With more than 25,000 identified uses for hemp, Texas farmers want in on the action because they aren’t making what they used to. Texas hasn’t legalized industrial hemp yet, but the farmers are hoping that the new farm bill will change things for them.
There is a provision in the 2018 farm bill that would decriminalize hemp, according to the Houston Chronicle. Decriminalization would make it more likely for the Texas Legislature to legalize industrial hemp so that the industry could flourish and farmers would have another source of income available. Some of Texas’ lawmakers think that legalizing hemp will lead to marijuana legalization in the state.
Rancher Jeff Williams said, “Making money from farming has gotten harder and harder every year and it it’s just another crop that gives me something else to grow. I raise cattle. And you know who makes ultimately the most money year in, year out is the slaughterhouses. He producers, the feeders, we’re at the bottom of the totem pole. For me this is such a monumental new industry, and to be able to jump in at the ground floor and not only grow but produce products, to be able to have both sides of that chain, is one of the most exciting things.”
If hemp is decriminalized in the 2018 farm bill, it would be removed from the Controlled Substances Act. Those that already do cultivate hemp or would in the future would be able to obtain crop insurance.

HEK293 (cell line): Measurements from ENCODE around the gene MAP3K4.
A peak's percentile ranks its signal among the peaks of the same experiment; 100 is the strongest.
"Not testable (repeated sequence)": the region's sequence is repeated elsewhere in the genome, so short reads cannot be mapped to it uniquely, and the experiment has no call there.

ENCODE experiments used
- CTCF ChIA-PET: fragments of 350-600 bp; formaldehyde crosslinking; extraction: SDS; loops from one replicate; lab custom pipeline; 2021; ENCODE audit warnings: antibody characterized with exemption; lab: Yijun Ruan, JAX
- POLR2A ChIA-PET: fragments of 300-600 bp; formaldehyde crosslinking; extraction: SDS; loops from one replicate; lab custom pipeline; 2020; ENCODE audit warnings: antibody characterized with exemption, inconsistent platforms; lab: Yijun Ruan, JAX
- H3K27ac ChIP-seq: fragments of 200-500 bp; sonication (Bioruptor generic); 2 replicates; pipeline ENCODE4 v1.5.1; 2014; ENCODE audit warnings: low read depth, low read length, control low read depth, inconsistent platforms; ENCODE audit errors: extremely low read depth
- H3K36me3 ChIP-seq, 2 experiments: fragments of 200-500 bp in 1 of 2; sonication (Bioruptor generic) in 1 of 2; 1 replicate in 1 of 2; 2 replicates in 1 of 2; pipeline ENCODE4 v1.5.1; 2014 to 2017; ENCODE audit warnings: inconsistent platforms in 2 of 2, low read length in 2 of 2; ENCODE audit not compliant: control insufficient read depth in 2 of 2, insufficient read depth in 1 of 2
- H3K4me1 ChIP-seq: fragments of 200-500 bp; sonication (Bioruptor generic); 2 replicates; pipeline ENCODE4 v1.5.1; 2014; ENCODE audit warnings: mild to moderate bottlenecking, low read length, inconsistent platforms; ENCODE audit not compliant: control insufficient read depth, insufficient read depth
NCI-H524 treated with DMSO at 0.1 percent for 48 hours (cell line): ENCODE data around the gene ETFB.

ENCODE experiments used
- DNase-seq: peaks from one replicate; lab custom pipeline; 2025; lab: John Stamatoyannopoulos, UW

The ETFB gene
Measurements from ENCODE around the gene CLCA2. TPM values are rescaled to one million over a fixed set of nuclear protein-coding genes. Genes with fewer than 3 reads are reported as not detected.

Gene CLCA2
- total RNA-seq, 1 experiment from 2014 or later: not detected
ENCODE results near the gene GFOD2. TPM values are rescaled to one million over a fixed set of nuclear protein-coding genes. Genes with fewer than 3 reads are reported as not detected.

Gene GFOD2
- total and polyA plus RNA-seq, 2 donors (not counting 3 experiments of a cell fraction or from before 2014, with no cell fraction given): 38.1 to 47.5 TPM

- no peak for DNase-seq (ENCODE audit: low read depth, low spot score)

Kentucky’s pilot program has already generated $7.5-million in revenue for hemp farmers. It’s also created about 100 new jobs. Texans are hoping to see similar, if not better results. There are a few Texas lawmakers that already think that help cultivation should be permitted in Texas.
Measures passed unanimously in both 2015 and 2017 in the agricultural committee, but the legislation didn’t move any further.
One big benefit that farmers have is the support of the 2018 Texas GOP platform. They fully support hemp legalization.
Farmer Laurance Armour said, “You’ve got this momentum going, but we have to somehow get these legislators beyond this knee-jerk response that hemp is marijuana and it’s going to cause everybody to become dope heads and stuff.”
Many of the state’s farmers are interested in growing hemp because it is a good filler crop and is easy to rotate in and out of their crop schedules. Some speculate that Texas could be one of the largest hemp producing states in the country should legalization/decriminalization occur.
Coleman Hemphill of the Texas Hemp Industries Association said, “Just that reduced time frame is going to reduce a lot of the liabilities with the crop and the water consumption. It’s not a silver bullet by any means, but it is resilient.”
Hemp only takes between 60 and 90 days to be mature enough for harvest. This is a shorter growing time than many other crops. Farmers would be able to plant hemp multiple times per year instead of just 1 time of another crop.